As much as we may not like it, as much as we may fight against it, the hand we are dealt impacts us.  It doesn’t totally define us.  We can overcome it in some cases if we’re willing to delve deeply into the damage.  With much work and dedication…and maybe some luck…we overcome.  Without significant intervention, we succumb to the hideous chain that binds us to our legacy.  We have a choice.  We can acknowledge it and fight it, or give in to it.  We may love it or hate it, submissively accept it or get mad about it.  But acknowledged or not, our legacy does leave a mark.  It has a positive impact or a negative power.  And that gets passed down through the generations, even if we are able to bypass a lot of the negative fallout.

It is our foundation.  We may build a big, fancy, wonderful life on that foundation and the house we build may survive in spite of the cracks and faults of the foundation.  But the chances of the house making it through our lifetime increase with the sturdiness, solidness, levelness and health of the foundation on which it is built.  If the foundation is bad, the house deteriorates rapidly over time.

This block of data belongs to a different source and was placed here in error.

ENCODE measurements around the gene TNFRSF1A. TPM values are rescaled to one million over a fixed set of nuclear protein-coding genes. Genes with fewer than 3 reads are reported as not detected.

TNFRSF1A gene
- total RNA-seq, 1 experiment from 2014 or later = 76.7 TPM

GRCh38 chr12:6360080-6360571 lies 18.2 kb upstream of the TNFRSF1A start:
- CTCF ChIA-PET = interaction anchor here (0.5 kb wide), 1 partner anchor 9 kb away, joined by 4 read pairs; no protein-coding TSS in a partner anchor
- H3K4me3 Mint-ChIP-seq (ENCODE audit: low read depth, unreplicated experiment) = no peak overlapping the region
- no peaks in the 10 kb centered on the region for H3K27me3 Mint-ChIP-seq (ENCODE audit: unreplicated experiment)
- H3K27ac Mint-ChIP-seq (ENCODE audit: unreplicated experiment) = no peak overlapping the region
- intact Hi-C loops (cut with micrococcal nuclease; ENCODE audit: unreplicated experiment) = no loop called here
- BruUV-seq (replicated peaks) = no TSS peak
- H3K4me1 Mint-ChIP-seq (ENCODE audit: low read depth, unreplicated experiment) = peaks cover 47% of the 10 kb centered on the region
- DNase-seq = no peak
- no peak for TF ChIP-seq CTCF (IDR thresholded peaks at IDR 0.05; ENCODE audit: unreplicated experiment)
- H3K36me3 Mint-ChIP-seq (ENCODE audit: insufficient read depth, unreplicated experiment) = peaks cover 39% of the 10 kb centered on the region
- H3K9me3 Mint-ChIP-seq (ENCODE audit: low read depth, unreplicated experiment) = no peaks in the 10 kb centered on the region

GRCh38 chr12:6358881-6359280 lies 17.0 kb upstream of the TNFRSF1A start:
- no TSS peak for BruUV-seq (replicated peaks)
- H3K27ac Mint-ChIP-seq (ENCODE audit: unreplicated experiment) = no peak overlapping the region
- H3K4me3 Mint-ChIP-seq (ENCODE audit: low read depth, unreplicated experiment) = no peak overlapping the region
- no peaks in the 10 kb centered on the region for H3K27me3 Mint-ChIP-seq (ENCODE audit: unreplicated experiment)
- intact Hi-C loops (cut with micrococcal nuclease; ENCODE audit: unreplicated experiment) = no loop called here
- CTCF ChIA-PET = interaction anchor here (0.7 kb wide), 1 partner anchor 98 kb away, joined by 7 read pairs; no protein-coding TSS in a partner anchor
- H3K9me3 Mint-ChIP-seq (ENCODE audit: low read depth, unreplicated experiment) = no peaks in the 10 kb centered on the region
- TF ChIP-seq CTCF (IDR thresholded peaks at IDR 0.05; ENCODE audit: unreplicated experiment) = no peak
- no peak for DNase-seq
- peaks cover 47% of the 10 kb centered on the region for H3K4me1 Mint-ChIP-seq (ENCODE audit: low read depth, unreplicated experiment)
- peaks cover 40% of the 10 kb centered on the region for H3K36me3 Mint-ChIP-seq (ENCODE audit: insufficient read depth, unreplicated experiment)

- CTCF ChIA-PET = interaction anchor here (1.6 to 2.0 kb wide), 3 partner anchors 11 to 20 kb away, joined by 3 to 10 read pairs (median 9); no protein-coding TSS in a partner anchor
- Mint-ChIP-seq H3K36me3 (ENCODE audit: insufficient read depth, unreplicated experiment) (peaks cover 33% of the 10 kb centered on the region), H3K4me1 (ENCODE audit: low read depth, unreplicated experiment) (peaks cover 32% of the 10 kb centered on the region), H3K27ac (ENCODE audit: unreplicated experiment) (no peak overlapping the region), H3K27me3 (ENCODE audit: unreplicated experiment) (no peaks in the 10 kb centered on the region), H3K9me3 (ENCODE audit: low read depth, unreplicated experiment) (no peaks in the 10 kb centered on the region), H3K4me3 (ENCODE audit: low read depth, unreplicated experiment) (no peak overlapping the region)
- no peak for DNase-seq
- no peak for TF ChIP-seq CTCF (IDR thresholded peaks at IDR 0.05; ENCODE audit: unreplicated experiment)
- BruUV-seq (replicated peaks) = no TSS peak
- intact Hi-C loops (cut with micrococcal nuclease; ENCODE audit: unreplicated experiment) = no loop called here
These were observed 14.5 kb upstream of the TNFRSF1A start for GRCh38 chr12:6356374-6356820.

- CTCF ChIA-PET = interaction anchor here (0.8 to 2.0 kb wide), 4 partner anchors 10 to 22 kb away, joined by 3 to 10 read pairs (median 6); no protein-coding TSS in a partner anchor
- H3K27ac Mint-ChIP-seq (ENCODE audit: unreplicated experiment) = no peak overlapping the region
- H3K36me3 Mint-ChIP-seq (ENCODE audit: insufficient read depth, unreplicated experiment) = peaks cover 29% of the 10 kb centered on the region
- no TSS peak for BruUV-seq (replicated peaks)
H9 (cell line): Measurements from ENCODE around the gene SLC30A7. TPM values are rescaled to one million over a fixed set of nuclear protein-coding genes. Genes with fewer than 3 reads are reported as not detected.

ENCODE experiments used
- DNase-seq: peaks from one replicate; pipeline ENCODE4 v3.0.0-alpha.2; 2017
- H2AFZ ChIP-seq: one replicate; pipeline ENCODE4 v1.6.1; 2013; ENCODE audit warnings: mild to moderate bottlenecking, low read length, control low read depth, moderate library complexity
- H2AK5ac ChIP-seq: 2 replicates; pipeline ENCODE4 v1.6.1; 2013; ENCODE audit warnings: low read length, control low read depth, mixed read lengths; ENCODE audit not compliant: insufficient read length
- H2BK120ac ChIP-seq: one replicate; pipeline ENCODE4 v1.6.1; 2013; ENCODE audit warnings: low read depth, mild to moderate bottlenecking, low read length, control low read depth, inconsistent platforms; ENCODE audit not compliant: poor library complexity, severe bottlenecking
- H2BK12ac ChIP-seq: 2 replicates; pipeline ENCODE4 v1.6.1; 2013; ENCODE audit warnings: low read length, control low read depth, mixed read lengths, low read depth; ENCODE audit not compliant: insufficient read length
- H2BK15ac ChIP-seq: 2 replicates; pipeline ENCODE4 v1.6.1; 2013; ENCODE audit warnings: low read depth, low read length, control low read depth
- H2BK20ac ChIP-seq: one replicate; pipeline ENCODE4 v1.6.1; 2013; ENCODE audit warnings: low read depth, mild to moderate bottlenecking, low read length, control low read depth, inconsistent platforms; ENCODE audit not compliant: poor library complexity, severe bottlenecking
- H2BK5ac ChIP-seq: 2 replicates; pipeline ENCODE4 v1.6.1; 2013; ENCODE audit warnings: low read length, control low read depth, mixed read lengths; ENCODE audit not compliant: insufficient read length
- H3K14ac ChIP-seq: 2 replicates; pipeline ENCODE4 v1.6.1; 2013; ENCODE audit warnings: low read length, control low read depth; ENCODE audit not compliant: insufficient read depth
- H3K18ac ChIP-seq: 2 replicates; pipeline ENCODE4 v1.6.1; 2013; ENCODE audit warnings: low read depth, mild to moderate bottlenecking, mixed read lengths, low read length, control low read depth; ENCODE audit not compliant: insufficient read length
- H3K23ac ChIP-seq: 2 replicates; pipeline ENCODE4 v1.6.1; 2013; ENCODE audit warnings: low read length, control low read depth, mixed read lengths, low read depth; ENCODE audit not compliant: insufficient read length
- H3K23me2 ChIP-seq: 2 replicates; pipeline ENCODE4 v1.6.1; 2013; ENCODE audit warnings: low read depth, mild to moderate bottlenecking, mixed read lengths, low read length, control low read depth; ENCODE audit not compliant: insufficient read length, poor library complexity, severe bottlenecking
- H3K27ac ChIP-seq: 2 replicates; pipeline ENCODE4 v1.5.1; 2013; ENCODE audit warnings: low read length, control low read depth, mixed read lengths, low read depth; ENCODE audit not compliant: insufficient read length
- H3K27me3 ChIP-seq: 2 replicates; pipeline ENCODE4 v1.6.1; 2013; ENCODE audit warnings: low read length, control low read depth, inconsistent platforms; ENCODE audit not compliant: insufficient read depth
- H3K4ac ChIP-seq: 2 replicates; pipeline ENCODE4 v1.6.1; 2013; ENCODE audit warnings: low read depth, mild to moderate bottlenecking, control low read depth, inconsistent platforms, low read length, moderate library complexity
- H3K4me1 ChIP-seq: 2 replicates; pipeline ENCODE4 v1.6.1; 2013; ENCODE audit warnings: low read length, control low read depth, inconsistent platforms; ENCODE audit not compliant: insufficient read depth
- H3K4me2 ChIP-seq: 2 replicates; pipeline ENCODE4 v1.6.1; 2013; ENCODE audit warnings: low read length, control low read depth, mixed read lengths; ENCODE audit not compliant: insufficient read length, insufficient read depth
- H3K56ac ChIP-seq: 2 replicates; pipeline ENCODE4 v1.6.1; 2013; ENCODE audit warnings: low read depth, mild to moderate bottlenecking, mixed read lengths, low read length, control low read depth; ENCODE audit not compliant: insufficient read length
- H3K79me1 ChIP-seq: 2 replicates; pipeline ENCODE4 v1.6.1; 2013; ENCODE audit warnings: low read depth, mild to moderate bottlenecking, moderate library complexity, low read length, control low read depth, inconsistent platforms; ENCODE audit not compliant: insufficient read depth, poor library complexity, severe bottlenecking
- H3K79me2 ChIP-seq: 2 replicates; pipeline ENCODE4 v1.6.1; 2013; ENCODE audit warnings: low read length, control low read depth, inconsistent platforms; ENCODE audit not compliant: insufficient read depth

I am thankful to have broken the chain.

Fearful of my ability to change the patterns set in motion by my own foundation, wary of the damage my own brokenness might cause a developing child, I remained childless.  I will leave no legacy behind simply because there will be no one with whom to leave it..   There will be nothing of me to pass down, to go forward in the heart and genes of another human being.  No stories of my life, nothing to be remembered…good or bad.  When I die, my lineage comes to a screeching halt.  The only dates that will be carved in memoriam will be those on my tombstone.  A tombstone that will not be visited by children or grandchildren.  The legacy of pain and abuse will die with me.  Laid to rest at last.  Safe beneath the boulder where it will remain forever undisturbed, soon to be forgotten.

Clouds & Shadows

We all come from a place of utter darkness.  A womb, warm and nurturing, but black as the blackest night.  We are born into the light.   A world of brightness, noise and chaos.  Confusion.  And cold.  It is a shocking experience, one we aren’t equipped to comprehend.  Suddenly, we are alone in a strange and frightening place, no longer embraced, required to exist on our own, though without the skill to survive unless we are provided with care and sustenance.

Care and sustenance are rare commodities.